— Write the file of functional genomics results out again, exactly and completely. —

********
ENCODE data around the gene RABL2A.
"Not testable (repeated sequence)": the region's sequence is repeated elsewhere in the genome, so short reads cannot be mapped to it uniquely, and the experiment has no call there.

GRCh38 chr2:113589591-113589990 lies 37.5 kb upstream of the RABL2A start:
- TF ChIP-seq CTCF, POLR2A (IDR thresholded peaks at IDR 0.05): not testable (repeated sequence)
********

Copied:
ENCODE data around the gene RABL2A.
"Not testable (repeated sequence)": the region's sequence is repeated elsewhere in the genome, so short reads cannot be mapped to it uniquely, and the experiment has no call there.

GRCh38 chr2:113589591-113589990 lies 37.5 kb upstream of the RABL2A start:
- TF ChIP-seq CTCF, POLR2A (IDR thresholded peaks at IDR 0.05): not testable (repeated sequence)